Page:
Kincade & Salciunas: Weekdays 6am – 10am

Kincade & Salciunas: Weekdays 6am – 10am

Kincade & Salciunas: Weekdays 6am – 10am

Photo by Doug Pensinger /Allsport

The Philadelphia Phillies currently own the longest stretch in professional sports using a single continuous name in one city. A lot of fans attending home games at Citizens Bank Park have rooted for the team their whole lives. However, they probably don’t know the whole history of Phillies ballparks. 

History of Philadelphia Phillies Ballparks

The Phillies won their first World Series nearly a century after their original inception as the Philadelphia Quakers. It was 77 years after the Fall Classic began.

The triumph of 1980 and a second celebration in 2008 stand as the best moments in franchise history. However, over 11,000 losses have sandwiched the two World Series championships.

A franchise that’s been around since 1883 has certainly experienced its fair share of ups and downs and its fair share of changes. The Phillies have moved into five new homes since the 19th century.

There have been moves just a few blocks between ballparks in North Philadelphia. There have been implosions and new construction projects at the sports complex in South Philadelphia. Two temporary homes and a timeless tradition of baseball fandom are also involved.

Baseball in Philadelphia

Other prominent venues have also hosted professional baseball games in the City of Brotherly Love. The Philadelphia Athletics opened Shibe Park long before the Phillies moved out of the renowned Baker Bowl. The A’s won five World Series in the storied stadium.

The Philadelphia Stars played at 44th and Parkside, the current site of Memorial Park honoring a major chapter in the history of the Philadelphia Negro Leagues

Attending a Phillies game has become as essential to life in Philadelphia during the summer months as a 4th of July celebration or a trip to the Jersey Shore. A day at the ballpark creates the appeal of America’s pastime, whether you’re a younger fan only familiar with Citizens Bank Park, a former diehard of Veterans Stadium, or a lifelong Phillies fan who can reach even deeper into history.

  • Citizens Bank Park

    Estimated Capacity: 43,000

    The grand opening of Citizens Bank Park in 2004 provided a shiny new alternative to a rundown stadium that had fallen apart. The lure of Ashburn Alley, Harry the K’s, and Bull’s BBQ created excitement for a new era of baseball in a town that had endured too much losing during the 1990s.

    Three years later, the Phillies won the first of five consecutive National League East pennants. The stretch included the clinching victory in Game 5 of the 2008 World Series at Citizens Bank Park.

    The Phillies sold out Citizens Bank Park for 257 consecutive regular-season games from July 2009-August 2012. It was the third-longest streak in MLB history at the time, and 16 playoff games all sold out during the same stretch.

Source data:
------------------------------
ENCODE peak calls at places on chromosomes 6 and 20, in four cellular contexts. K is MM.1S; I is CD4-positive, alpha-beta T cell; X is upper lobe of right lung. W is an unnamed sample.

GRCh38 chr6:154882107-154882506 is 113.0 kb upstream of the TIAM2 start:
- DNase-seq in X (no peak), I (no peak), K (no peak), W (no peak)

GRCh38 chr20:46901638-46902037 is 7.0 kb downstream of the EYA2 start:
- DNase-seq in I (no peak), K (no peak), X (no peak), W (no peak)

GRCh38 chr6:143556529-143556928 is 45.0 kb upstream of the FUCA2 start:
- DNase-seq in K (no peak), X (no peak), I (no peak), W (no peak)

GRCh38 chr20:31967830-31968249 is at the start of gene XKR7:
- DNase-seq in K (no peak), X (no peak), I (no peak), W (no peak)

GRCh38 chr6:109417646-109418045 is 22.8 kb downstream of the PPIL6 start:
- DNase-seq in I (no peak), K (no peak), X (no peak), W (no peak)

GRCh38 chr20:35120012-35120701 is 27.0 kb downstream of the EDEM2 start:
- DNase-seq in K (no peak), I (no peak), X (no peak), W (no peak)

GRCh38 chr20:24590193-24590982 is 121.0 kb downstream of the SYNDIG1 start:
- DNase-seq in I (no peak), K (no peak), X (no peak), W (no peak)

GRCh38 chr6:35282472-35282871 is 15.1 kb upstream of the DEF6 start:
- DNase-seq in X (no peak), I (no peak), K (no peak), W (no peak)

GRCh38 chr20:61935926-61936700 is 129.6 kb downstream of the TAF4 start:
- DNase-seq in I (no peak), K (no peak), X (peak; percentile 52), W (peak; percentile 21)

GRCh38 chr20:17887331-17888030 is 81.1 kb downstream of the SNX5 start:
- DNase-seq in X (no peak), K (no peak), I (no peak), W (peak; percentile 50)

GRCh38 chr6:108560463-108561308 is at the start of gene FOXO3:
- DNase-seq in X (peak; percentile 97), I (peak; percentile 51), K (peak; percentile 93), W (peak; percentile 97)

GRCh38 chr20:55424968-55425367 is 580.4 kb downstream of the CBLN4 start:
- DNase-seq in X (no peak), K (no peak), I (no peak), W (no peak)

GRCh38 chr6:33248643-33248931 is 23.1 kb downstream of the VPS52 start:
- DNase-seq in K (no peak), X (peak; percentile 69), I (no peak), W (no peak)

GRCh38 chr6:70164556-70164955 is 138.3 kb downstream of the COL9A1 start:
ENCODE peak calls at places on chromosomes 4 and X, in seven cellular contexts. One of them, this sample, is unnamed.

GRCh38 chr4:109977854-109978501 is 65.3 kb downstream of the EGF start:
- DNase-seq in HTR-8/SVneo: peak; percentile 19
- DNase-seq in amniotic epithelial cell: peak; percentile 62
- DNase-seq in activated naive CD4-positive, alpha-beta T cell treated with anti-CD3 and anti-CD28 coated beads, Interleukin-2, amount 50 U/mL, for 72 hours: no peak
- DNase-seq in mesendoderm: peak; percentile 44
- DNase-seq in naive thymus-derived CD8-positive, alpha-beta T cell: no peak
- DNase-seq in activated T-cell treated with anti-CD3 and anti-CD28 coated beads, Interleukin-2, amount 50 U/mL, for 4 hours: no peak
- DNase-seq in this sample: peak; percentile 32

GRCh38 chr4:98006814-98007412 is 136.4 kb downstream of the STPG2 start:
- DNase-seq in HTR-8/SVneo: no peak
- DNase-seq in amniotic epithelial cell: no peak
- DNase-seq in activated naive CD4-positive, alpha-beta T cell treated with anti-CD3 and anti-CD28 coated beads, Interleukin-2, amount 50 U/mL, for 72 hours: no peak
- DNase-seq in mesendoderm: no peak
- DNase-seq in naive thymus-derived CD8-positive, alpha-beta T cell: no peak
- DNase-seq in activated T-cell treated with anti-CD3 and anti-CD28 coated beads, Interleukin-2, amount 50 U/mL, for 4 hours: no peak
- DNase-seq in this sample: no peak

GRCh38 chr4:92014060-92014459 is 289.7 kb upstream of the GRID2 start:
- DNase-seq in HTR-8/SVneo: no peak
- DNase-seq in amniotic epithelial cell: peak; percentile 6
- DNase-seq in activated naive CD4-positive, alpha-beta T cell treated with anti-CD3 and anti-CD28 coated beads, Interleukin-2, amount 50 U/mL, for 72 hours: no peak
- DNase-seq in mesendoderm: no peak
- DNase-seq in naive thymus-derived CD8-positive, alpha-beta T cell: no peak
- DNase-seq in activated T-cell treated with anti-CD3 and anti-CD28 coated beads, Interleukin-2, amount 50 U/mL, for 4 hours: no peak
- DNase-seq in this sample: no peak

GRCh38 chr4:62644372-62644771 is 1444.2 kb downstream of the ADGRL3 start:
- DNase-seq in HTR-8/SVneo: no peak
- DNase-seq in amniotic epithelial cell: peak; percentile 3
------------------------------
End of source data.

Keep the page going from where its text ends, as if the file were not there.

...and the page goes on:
Citizens Bank Park, which has the best food options of any MLB park - Citizens bank park food

    Colin Newby | BBGI Philadelphia

  • Veterans Stadium

    Estimated Capacity: 62,000 (baseball)

    Veterans Stadium opened during an era when MLB and NFL teams trended toward a preference for sharing multipurpose stadiums. The Houston Astrodome and Three River Stadium in Pittsburgh had recently opened before the Vet, creating some excitement for a brand new venue.

    The multipurpose stadium turned into a venue associated more commonly with the Philadelphia Eagles and the tough, old school identity of the fan base. The hostility against visiting teams, the infamous jail of Judge Seamus McCaffery, and the cringy field conditions all became part of local legends personified by the Vet.

    Overhead shot of Veterans Stadium, home to the Philadelphia Phillies from 1971-2003 as part of a long history of Phillies ballparks

    Photo by Doug Pensinger /Allsport

  • Shibe Park/Connie Mack Stadium

    1938-1970 (Phillies)
    Estimated Capacity: 23,000-40,000

    The Philadelphia Athletics opened Shibe Park in 1909 at 21st Street and Lehigh Avenue in North Philly. They played home games there until they moved to Kansas City in 1954. The Phillies moved there in 1938.

    The ballpark contained about 23,000 seats and an additional capacity for standing-room crowds. Fans also used to line the tops of the North Philly rowhomes behind the outfield wall during home games. 

    The A’s won five World Series under legendary manager Connie Mack during an astounding 50-year tenure. The name change to Connie Mack Stadium in 1953, three years after his death, was a no-brainer. 


  • Baker Bowl

    Estimated Capacity: 12,000-19,000

    The Baker Bowl was the home to the growth and recognition of the Philadelphia Phillies in the first half of the 20th century. Renovations and expansions changed the seating capacity multiple times.

    Fans referred to the stadium as National League Park, Philadelphia Park, and the Huntingdon Street Grounds at different points while the Phillies played there. According to Philly Voice, the right to keep foul balls that land in stadium seats began at the Baker Bowl.


  • Recreation Park


    According to Philadelphia Baseball Review, the Quakers played their first game on May 1, 1883 at Recreation Park in Philadelphia. Their tenure there lasted only four seasons.


  • Temporary Homes

    The Phillies needed two breaks from hosting games at the Baker Bowl. The first came in 1894 when a fire forced a temporary move to the University of Penn for six games.

    The A’s played at Columbia Park from 1901-1908, and the Phillies borrowed the venue for 16 home games in 1903 because of an unfortunate balcony collapse that resulted in the death of 12 fans at the Baker Bowl. 

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